OpossumOpossums (Didelphis virginiana)


  • Activity: Mostly nocturnal but not strictly
  • Breeding Season: January up to October
  • Breeding: 2 litters per years with 6 to 13 young
  • Description: Size of a house cat with large naked ears, short legs, and long prehensile tail
  • Diet: Omnivores
  • Habitat: Residential to forests, open woods
  • Independence: Between 3 to 4 months
  • Lifespan: Up to 2 years

Common Issues

Opossums In Trash Cans

Place your trash can out for pick-up the morning of. If you need to have it out the night before make sure the can is secure (twist-on lid or bungee cord). Between pick-ups secure can as mentioned above or place in a secure building like a garage or shed.

Opossums Eating Cat or Dog Food Outside

If you have to feed outdoor pets feed only during the day and remove uneaten food before dusk. Your pets will adjust to the new feeding schedule quickly.

Opossums Living Under My Deck or House

Opossums find dark cooler places to hide from the heat in the summer. Since opossums do not hibernate they are also known to hide under houses to find warmth during the cold winter. Opossums are not territorial and generally solitary wanders and rarely remain in any one area for long periods of time. Place flour or crumple newspaper in front of the opening. Check frequently. Once the paper is moved or you see footprints, board up entry area. Do not do this during the day as opossums are nocturnal and will damage property trying to find a way out. A female opossum carries her young in her pouch or on her back so the possibility of trapping young is low.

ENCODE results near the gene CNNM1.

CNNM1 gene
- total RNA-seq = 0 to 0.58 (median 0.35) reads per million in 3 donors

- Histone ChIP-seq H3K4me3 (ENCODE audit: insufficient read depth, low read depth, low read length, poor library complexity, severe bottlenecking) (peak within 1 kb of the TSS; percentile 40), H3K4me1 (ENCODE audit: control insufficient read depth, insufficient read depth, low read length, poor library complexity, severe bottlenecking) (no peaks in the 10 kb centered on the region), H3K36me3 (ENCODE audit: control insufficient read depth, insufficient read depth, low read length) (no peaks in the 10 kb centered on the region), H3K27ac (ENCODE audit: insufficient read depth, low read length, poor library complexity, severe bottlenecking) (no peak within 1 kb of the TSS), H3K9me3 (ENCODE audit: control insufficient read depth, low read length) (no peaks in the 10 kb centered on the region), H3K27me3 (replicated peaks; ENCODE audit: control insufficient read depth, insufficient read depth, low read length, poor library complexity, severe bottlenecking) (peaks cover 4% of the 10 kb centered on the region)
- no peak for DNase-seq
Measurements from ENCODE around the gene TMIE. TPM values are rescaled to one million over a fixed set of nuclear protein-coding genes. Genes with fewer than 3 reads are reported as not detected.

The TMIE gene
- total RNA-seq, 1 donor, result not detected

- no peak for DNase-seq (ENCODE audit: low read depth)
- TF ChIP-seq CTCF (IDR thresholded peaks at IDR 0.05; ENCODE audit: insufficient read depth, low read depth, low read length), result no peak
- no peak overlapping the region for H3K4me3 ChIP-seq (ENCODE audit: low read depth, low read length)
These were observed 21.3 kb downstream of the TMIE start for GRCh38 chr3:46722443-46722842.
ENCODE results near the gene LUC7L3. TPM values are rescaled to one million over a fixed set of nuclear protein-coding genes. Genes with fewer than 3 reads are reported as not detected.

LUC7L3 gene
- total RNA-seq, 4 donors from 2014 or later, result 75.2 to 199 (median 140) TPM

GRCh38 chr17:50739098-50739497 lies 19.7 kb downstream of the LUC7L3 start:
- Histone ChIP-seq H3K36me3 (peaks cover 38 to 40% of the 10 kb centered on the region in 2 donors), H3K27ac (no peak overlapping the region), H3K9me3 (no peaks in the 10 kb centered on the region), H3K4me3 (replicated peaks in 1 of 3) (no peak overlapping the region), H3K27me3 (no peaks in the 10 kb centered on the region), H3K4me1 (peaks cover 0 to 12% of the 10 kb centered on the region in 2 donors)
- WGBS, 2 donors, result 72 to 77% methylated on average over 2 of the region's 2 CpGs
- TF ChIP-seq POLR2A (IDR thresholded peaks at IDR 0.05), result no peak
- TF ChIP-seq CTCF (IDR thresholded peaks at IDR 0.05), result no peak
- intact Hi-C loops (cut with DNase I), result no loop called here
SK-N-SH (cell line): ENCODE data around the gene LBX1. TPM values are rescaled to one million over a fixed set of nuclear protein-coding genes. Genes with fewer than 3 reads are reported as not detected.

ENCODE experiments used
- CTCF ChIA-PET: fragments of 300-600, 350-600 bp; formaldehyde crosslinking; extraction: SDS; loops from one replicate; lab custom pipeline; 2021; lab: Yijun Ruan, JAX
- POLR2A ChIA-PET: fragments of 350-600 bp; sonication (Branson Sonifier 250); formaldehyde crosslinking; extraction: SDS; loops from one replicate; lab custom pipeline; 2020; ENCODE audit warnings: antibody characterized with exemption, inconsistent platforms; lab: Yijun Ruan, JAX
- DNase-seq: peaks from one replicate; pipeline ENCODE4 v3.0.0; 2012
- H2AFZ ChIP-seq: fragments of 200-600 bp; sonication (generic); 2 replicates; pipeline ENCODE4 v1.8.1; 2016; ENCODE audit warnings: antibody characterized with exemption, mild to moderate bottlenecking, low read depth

Rabies Risk for Opossums Seen During Daytime

Most likely it does not. Scientists believe that opossum's body temperature is too low to support the rabies but you should never get close to any wild mammal. Opossum's hiss, drool, wobbles back and forth, and even "plays dead" which all bluff features to scare potential aggressors. There are many reasons why opossum's are out during the day: attracted to pet food, bird seed, garbage, displaced from its home due to construction. During the winter and early spring months is mating season and they search for mates throughout the day and night.

For More Information

For more information, call (757) 825-4657.